I thoroughly enjoyed the author's first book Mistress Of The Art Of Death, finding it well researched and very well written, so of course I was delighted when I saw the Serpent's tale in the bookshop. Sometimes in these circumstances the reader feels let down, either because the second book is not as good as the first or more likely the reader's expectations are too high. No such thing with this book, it is equally as good if not better than the first, particularly as the main character of Adelia Aguilar is now familiar to those who have read the first book.

In the first novel, Adelia initially came to England at the request of Henry I who asked his cousin the king of Sicily to send him a "Master of Death" an early version of our present medical examiner in the hope that a scientific examination would be able to exonerate the Jewish community and save them from the rioting mob who believe that the Jews sacrifice Christian children. The Italian doctor chosen for the task is a young prodigy from the University of Salerno. But her name is Adelia, the king has been sent a mistress of the art of death.

In the Serpent's Tale Henry II is now on the throne and his mistress Rosamund Clifford has died a painful death by poisoning. Henry's wife Eleanor of Aquitaine is the number one suspect. Henry feels that this could well be the start of a campaign by Eleanor to discredit him and take the throne either for herself or her son's. Civil war could soon break out and Henry needs an answer to the crime and quickly. Henry immediately sends for Adelia is Mistrress of the Art of Death, who is less than pleased to be brought from retirement in the country where she is spending a carefree life attending to the needs of her little daughter.
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3 of 3 people found the following review helpful
3.0 out of 5 stars Excellent on period detail, but sadly unsatisfying, 4 Sept. 2011
This review is from: The Death Maze: Mistress of the Art of Death, Adelia Aguilar series 2 (Paperback)
I love historical thrillers and good writing, and they're best represented - for me and I think many others - by CJ Sansom's Shardlake books. I'm hungry for similar books and there are lots of good ones even if they don't quite meet the same standard.

There is so much this book of Ariana Franklin's, the second in her series about medieval female pathologist Adelia Aguilar, to enjoy. I wouldn't go so far as to say the reader is transported into the 12th century, but the author's academic historical background gives us a marvellous description of How Things Worked in those days - what they ate, how they dressed, how they kept warm, how justice was meted out and so on, from issues of the greatest importance to the very mundane. I particularly enjoyed the way the luxurious world of Queen Eleanor of Aquitaine is presented, with light where there was darkness, warmth where there was cold, and more than a hint of Versailles in the tundra.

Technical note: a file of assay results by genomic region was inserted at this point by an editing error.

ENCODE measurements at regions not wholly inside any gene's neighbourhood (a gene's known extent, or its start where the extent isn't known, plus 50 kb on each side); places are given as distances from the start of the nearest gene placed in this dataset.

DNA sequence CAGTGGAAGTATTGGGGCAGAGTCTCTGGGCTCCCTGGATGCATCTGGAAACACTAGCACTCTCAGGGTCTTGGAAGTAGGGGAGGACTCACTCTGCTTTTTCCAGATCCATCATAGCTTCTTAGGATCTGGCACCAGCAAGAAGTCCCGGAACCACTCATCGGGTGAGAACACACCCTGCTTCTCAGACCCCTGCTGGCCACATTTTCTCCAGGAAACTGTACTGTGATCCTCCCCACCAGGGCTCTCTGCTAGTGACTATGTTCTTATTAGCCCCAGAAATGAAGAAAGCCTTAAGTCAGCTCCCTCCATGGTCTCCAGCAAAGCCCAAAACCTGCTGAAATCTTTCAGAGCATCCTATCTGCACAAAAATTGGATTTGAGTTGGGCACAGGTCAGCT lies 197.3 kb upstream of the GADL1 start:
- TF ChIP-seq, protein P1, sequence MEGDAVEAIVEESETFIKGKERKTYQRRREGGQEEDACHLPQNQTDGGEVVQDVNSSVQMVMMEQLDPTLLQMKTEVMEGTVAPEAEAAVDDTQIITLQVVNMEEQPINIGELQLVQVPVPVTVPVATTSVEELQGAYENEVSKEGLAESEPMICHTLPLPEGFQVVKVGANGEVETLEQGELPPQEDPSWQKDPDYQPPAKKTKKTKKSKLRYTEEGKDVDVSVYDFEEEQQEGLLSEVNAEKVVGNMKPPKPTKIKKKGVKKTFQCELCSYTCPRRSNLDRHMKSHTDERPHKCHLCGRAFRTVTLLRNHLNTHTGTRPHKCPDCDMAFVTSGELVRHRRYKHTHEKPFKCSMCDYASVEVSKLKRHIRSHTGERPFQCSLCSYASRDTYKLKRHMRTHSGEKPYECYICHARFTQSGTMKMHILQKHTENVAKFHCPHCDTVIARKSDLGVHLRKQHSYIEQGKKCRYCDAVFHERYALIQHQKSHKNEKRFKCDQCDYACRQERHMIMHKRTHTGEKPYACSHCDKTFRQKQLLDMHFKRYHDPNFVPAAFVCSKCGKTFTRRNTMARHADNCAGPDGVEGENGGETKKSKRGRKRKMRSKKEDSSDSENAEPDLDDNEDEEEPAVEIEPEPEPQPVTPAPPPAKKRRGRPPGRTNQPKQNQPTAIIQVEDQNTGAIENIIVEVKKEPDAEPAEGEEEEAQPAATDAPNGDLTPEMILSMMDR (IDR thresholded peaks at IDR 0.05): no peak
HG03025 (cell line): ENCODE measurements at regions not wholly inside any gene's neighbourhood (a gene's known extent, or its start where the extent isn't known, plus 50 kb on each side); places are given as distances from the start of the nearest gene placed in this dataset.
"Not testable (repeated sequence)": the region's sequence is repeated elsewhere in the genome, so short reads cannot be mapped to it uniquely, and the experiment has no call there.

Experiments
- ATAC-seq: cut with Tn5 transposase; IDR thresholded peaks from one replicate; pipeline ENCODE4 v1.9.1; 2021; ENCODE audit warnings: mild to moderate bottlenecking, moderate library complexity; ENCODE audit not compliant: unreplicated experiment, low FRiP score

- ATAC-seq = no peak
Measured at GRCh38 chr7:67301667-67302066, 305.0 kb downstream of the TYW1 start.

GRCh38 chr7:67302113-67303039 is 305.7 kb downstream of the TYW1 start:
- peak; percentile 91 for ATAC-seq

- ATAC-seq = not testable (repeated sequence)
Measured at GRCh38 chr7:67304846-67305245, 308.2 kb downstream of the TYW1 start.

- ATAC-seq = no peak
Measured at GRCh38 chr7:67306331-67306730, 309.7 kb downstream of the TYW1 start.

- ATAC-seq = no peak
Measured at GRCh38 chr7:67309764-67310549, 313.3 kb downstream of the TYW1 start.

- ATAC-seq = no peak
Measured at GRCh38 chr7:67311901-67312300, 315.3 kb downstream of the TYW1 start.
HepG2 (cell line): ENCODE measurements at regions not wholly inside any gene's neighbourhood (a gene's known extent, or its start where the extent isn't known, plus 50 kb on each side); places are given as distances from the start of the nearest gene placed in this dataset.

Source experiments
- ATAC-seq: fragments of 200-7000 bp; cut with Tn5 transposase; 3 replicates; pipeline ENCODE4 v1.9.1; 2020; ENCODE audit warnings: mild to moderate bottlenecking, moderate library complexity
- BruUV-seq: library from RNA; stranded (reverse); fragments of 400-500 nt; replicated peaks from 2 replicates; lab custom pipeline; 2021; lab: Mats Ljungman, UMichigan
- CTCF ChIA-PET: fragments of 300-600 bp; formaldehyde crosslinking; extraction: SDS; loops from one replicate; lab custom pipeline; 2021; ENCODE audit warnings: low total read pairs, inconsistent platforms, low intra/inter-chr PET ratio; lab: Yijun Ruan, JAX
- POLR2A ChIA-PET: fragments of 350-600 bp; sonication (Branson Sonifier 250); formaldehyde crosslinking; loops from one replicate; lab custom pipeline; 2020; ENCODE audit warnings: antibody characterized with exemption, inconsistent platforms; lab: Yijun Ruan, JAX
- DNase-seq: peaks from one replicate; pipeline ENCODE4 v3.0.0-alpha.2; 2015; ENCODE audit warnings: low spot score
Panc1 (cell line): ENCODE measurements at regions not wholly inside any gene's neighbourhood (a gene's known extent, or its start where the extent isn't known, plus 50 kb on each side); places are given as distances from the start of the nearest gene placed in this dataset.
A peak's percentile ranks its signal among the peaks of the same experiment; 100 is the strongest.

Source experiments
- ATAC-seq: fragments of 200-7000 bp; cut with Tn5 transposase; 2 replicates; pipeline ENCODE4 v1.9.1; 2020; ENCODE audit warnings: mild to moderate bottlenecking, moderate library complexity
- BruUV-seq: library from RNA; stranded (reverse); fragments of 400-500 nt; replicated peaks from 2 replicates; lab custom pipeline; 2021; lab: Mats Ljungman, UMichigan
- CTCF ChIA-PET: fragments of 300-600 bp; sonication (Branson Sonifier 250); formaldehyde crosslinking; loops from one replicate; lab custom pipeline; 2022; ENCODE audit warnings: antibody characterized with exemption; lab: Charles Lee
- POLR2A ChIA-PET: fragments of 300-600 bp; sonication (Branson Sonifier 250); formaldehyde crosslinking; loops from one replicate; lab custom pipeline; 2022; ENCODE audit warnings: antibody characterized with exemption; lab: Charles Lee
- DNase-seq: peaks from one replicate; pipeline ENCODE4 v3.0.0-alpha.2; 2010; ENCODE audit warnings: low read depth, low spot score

Franklin also has a very sure touch when it comes to surprising the reader, often dropping significant plot developments into an otherwise anodyne paragraph in a way that makes you sit up and take notice.

But in the end the book was unsatisfying. It was easy to spot the villain very early on - a criticism I would make of the previous book in the series, Mistress of the Art of Death. There was also a lot of chatter about maternal love that this particular (male) reader found out of place in a thriller. I suppose that in the end I just can't identify with Adelia or her coterie.

I might be tempted to read one more because I enjoyed the first book, but it won't be for a while.
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9 of 10 people found the following review helpful
5.0 out of 5 stars All historical fiction should be so good!, 29 April 2008
By 
Ms. N. Scott (Scotland) - See all my reviews
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This review is from: The Death Maze (Paperback)
This is an excellent follow up to Mistress of the Art of Death (which I highly recommend you read first, though it isn't strictly necessary!) and picks up a few months after the first left off.
Adelia Aguilar is a supremely well-formed protaganist and the plot is just convoluted enough to be interesting without being long-winded or impossible to follow. The changes in Adelia wrought by motherhood are particularly interesting, which is why I recommend reading Mistress.. first.
This is a wonderful mystery, rich with historical detail that in no way leaves you feeling like you are reading a text book. It is clearly well-researched but the details simply help to immerse the reader in the story, without detracting from it. And speaking as someone who does history for a living, that is no mean feat.
For anyone with an interest in history and a love of mysteries, this is a book not to be missed and I for one am very much hoping that there will be many more tales from Dr Aguilar's casebook in the future.
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2 of 2 people found the following review helpful
5.0 out of 5 stars An excellent read, 12 May 2009
By 
Mrs. K. A. P. Wright - See all my reviews